A History of Fernet-Branca

Count Niccolò Branca | Courtesy of Fernet-Branca
Count Niccolò Branca | Courtesy of Fernet-Branca

When you’ve been around for over 170 years, you accrue some good stories. For example, you might buck the Law by selling your spirit (legally) during Prohibition, or be privy to a closely guarded recipe you can never share. There might even be a legendary origin if, as company lore tells it, your founder claimed his recipe originated from a Swedish chemist whose entire family lived impossibly far into their hundreds. To hear those tales, you'll have to chat with Count Edoardo Branca, the sixth-generation scion of Fratelli Branca. 

But first...

Courtesy of Fernet-Branca

What is Fernet-Branca, anyway?

Start with a base of distilled spirit. Add flavoring and sweeteners to it, and that liquor becomes a liqueur. Within liqueurs,  you’ll find the class of extremely flavorful, high-ABV liqueurs known as bitters.

Amari are an order of Italian bitters -- technically no real difference exists between bitters and amari, but the latter tend to stand alone as their own drink. Amari can be sipped neat, rather than used solely as cocktail additives. In fact, amari are almost universally consumed as digestifs (small, after-dinner drinks). Fernet-Branca is much less sweet than other digestifs and even other amari.

Got that? Liquor > liqueur > bitters > amaro > fernet > Fernet-Branca

But what goes into Fernet-Branca? That’s the 171-year question. Back in 1845, Bernardino Branca concocted what is in all likelihood the first fernet, so called because he claimed his vitality elixir was the work of a (quite literally) legendary Swedish chemist, Dr. Fernet.

Whatever its origins, only the head of Fratelli Branca knows the full recipe. Count Niccolò Branca di Romanico, the current CEO and chairman (and, hey, father of Edoardo), buys many of the ingredients himself, and mixes the five most secret ones in a sealed room.

The recipe is passed on to the next generation over a slow process. “You sit down in a rito di pasaggio,” explains Edoardo. Father (or on one occasion, mother) takes son into the company’s secure room where the most secret ingredients are mixed. He shows the next generation the ingredients, the measurements, and the techniques to process them. The father continues to do this, and over time the older generation withdraws from the process and says, according to Edoardo, “'Now you are in charge of the formula.' It’s a very slow transition. But the first time is very emotional.”

The company lives by its motto, “Innovate, but keep”

Also translatable as “Renew but preserve,” Novare serbando isn’t just something cute the company prints on its labels. When Bernardino’s son Stefano died young in the 1870s, his widow, Maria Scala Branca, took up the business for herself. “She was one of the first female entrepreneurs in Europe,” Edoardo says proudly of his great-great-grandmother. “She didn’t care a lot about her status as a countess. She was selling Fernet-Branca in the market. She was very strong-willed.”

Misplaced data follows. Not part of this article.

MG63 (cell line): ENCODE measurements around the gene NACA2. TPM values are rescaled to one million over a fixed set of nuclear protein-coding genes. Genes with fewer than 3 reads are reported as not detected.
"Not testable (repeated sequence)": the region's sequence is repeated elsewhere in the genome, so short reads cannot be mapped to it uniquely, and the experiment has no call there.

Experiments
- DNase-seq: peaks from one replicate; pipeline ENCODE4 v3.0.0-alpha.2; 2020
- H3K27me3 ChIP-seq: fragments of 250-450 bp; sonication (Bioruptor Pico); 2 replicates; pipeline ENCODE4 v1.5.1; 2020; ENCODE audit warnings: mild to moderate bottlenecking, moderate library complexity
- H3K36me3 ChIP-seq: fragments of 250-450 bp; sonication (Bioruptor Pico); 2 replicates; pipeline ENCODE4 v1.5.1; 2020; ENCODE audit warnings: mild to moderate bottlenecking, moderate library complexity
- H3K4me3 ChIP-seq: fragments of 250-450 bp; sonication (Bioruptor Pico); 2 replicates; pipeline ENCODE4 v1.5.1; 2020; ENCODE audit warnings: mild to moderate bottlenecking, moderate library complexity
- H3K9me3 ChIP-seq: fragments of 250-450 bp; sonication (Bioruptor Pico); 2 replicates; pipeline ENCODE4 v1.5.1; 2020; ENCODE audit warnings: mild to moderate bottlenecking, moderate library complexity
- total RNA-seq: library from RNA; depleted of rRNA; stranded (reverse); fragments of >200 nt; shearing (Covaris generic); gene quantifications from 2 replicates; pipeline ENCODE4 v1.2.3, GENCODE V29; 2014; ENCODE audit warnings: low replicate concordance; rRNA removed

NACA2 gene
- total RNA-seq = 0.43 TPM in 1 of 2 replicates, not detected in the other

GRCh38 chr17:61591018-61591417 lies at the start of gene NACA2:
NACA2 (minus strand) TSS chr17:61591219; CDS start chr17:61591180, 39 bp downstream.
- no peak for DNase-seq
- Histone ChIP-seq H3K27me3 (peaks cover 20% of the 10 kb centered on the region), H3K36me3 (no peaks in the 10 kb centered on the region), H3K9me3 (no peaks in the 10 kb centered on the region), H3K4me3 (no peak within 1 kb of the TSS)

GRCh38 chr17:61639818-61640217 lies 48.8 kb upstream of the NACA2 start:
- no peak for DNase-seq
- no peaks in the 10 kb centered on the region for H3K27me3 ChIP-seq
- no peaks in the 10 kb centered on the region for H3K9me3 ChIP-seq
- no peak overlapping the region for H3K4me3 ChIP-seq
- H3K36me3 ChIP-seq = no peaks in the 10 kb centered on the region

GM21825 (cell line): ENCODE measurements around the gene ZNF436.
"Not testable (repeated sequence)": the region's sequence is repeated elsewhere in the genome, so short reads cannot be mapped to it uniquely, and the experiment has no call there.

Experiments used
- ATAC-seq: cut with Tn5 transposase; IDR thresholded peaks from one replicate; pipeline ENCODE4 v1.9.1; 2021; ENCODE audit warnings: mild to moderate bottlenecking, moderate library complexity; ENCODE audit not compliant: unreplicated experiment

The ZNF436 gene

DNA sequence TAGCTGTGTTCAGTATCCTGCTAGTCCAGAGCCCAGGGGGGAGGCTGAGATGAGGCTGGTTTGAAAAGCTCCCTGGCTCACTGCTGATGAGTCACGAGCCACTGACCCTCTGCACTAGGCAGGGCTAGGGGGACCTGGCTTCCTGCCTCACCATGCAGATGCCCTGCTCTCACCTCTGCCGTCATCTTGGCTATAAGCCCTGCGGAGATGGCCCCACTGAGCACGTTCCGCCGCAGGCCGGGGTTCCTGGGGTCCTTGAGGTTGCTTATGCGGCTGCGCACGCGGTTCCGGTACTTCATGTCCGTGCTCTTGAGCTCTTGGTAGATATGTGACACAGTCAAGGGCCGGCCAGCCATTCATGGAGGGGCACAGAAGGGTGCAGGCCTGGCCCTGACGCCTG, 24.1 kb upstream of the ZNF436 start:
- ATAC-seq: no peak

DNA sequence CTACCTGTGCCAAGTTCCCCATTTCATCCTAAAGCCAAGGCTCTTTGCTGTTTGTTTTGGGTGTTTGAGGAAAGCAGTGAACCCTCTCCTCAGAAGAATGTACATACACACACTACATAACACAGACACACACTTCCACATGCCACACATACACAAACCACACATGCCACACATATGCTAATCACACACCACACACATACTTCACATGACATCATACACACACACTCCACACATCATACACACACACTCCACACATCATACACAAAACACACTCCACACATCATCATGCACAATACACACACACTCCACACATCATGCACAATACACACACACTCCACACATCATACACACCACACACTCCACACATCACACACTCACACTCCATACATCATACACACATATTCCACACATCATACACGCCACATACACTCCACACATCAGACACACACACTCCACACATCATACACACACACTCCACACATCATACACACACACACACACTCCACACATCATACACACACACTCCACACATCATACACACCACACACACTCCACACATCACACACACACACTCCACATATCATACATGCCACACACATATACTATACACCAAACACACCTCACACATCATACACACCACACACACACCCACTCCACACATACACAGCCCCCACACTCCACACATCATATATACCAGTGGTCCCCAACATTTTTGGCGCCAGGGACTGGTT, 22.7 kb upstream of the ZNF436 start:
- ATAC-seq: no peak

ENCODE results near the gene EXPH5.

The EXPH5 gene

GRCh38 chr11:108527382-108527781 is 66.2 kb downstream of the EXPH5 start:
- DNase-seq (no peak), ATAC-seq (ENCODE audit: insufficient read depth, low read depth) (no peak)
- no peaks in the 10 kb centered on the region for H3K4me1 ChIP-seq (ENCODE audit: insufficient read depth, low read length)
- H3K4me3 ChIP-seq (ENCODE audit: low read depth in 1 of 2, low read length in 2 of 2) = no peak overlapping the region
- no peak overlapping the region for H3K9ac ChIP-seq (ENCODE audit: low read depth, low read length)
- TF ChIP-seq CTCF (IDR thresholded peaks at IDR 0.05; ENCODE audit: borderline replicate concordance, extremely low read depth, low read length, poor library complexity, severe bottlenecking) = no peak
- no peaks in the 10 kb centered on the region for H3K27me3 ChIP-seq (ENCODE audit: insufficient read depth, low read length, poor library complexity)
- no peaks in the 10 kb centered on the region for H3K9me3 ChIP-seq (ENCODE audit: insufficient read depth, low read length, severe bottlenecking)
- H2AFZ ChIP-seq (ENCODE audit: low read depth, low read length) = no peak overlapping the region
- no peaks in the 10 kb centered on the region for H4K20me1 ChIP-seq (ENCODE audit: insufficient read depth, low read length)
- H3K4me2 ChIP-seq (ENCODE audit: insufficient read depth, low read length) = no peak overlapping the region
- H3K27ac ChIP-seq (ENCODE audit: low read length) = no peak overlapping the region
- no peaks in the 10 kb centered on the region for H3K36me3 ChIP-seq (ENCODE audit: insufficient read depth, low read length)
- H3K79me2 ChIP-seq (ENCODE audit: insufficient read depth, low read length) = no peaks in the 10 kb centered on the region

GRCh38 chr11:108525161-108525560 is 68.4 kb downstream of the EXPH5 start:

Fratelli Branca continually innovates its technology (but preserves its process) to produce its beloved product in a conscionable way. Since becoming CEO, Niccolò has “tried to put emissions and pollution practically to zero,” says Edoardo, adding that the company is “being certified by the Italian government” for the sustainability measures implemented of its own accord in 2006.

To that end, he notes the ingredients “are all natural” and Fratelli Branca holds all foreign suppliers to their own standards concerning the environment and labor, or there’s no business to be done. “Being a family business, it’s very important to give back and have a good company with values.”

And if one day they don’t? Edoardo chuckles, “We have our name on the bottle, and our address so you can find us if we do something wrong.”

Count Edoardo Branca | Courtesy of Fernet-Branca

Not everybody can handle it... but bartenders love it

Fernet-Branca is known as “the bartender’s handshake,” because its powerful flavor is an industry greeting. When one bartender serves another, two shots of Fernet-Branca are usually poured on the house and raised in a toast. 

The common conception is that the drink was popularized because expert alcohol palates are required to appreciate its strong flavor. But Edoardo has his own theory about how his product became the barman’s nip of choice. “Normally the bar owner was not looking at that bottle of Fernet-Branca,” he says, “so they could have a couple of drinks from the bottle and the owner would never know.”

It has its own drinking game...and you’re always playing it

Oh, you don’t know about the challenge coin?

Fernet-Branca ambassadors give out challenge coins to influential bartenders. The coins' designs are regional by market, and there is a rare one released for the company's 170-year anniversary.